Perhaps the stickiest way of being stuck involves the wounds of grief and pain that we carry with us. I remember a heartbreak in my 20s when a well-intentioned friend told me that I could “choose to get over it” if really wanted to. While this might be true in the world of theory, anyone who has been through heartbreak and death knows that grieving takes time and patience. Preemptive willpower hides or delays genuine grief, pushing it into the darkness where it becomes infected and inflamed. Those of us who have experienced these deepest-kinds-of-wounds know that when we heal is not a matter of personal willpower, but a matter of grace. This is what Paul is proclaiming at the end of his reflection on being stuck. “Wretched man that I am! Who will rescue me from this body of death? Thanks be to God for Jesus Christ our Lord!”
Paul’s point is this: if we want to get unstuck from the deepest-forms-of-stuck-ness, we need to look to a source a power that exists beyond ourselves. This is a radically counter-cultural idea in our current moment of self-help and self-actualization and self-realization and self-improvement and self-care. The “self” has taken on the proportions of a God, and our culture worships it upon the altars of self-righteousness; however, when we realize that we are sinking into a quicksand, Paul is pointing out that “you-do-you” leads to death. In our situation, we need a rope, a helping hand, a source of salvation that doesn’t originate with the “self.” The adage to “pull ourselves up by the bootstraps” is not helpful because our bootstraps have already disappeared into the quicksand.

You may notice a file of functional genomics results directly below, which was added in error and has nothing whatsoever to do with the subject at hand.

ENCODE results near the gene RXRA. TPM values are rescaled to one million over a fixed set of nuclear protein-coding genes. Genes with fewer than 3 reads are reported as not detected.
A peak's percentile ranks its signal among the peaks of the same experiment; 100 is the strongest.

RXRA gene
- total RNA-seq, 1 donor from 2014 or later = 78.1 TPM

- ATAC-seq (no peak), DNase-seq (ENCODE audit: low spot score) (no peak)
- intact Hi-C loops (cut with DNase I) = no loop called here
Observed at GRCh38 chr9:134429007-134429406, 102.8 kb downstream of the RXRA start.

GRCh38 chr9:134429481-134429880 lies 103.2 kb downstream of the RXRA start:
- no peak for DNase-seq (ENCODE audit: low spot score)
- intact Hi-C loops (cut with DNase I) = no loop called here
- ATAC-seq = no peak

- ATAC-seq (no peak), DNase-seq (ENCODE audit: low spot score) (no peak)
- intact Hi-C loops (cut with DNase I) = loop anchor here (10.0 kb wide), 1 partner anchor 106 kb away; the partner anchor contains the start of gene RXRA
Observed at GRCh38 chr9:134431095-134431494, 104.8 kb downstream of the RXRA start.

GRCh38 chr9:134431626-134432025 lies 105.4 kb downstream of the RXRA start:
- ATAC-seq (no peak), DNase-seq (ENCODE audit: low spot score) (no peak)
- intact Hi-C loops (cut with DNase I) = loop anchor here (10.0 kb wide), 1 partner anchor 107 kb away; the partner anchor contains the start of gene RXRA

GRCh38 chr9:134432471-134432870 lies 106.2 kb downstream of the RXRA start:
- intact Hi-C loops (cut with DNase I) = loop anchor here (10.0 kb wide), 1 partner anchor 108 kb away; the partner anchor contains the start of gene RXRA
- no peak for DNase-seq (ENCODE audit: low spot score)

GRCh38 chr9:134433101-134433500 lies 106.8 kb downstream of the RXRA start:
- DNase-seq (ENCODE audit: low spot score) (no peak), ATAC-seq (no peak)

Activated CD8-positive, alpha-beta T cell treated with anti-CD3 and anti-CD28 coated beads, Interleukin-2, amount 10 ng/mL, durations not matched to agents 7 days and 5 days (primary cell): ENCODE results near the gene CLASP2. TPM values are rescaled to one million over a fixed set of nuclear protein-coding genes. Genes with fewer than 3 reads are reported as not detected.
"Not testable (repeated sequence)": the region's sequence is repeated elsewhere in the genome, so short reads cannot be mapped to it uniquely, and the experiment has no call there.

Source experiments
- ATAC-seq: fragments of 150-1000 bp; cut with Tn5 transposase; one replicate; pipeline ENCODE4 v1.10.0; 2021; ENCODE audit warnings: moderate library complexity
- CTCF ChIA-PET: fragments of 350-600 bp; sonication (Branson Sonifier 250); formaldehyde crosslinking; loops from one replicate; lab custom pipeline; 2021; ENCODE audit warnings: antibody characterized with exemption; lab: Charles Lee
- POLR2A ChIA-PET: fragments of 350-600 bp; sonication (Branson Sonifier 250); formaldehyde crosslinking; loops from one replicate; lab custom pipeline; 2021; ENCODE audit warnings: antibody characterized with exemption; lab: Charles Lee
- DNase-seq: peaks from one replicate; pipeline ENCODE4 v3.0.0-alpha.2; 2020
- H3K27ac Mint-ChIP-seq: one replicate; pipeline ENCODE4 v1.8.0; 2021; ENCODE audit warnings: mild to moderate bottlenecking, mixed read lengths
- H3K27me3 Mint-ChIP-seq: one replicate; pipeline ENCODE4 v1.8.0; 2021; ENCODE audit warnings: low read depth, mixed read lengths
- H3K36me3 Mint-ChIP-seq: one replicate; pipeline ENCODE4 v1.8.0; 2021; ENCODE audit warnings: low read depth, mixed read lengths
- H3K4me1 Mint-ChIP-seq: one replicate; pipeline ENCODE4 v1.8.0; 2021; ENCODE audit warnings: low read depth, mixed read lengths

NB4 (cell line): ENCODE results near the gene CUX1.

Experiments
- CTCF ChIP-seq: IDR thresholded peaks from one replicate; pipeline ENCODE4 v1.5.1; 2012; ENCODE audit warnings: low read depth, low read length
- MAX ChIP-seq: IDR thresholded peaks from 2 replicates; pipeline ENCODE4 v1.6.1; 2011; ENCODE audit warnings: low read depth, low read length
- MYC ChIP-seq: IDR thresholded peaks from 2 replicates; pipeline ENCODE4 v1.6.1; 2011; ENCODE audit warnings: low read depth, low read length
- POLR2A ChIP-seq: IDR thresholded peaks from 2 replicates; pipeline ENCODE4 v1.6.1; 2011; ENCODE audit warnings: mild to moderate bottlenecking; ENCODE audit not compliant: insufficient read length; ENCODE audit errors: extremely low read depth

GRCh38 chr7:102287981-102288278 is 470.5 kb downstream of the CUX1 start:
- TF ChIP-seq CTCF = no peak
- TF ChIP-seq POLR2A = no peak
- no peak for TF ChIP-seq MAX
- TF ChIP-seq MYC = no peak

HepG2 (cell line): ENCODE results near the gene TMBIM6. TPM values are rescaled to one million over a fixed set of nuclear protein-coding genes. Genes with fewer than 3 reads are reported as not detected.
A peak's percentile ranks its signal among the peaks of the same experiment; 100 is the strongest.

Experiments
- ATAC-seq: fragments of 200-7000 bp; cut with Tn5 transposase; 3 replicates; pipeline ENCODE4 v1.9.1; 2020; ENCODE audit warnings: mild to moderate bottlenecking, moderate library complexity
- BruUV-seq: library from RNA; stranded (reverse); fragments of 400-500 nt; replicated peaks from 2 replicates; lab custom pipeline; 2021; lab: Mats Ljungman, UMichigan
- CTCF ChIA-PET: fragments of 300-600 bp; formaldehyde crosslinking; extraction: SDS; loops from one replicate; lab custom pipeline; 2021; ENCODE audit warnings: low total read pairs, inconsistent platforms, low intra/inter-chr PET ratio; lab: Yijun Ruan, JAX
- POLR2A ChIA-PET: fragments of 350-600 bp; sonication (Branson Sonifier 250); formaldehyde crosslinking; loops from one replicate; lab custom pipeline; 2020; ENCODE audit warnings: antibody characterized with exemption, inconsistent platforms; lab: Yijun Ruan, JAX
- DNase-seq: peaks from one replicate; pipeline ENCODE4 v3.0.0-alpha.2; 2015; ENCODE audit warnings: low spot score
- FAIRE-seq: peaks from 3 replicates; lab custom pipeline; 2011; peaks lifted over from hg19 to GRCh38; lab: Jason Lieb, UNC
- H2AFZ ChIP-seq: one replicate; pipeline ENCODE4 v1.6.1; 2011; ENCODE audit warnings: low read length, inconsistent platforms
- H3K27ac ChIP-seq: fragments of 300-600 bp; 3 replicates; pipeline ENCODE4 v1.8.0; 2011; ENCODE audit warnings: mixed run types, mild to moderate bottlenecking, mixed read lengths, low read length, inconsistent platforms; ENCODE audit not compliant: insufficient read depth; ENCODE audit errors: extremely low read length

For Paul writing to the Romans, the life and person of Jesus is so rich and powerful that the mere invocation of his name captures the mystical source of grace that helps us to get unstuck. Some of us may share the rich and life-giving relationship with Jesus that Paul invokes; a relationship that can be cultivated by spending time with Jesus through scripture, sacrament, and fellowship. Like all relationships, a relationship with Jesus can’t be forced without being ruined, and some of us may get stuck on Paul’s language and word-choice. Perhaps we carry wounds from self-righteous Christians who have used Jesus’ name in ways that have been weaponized. Language can become a source of stuck-ness, a source of confusion that distorts the life-giving power that Paul is pointing towards in his relationship with Jesus.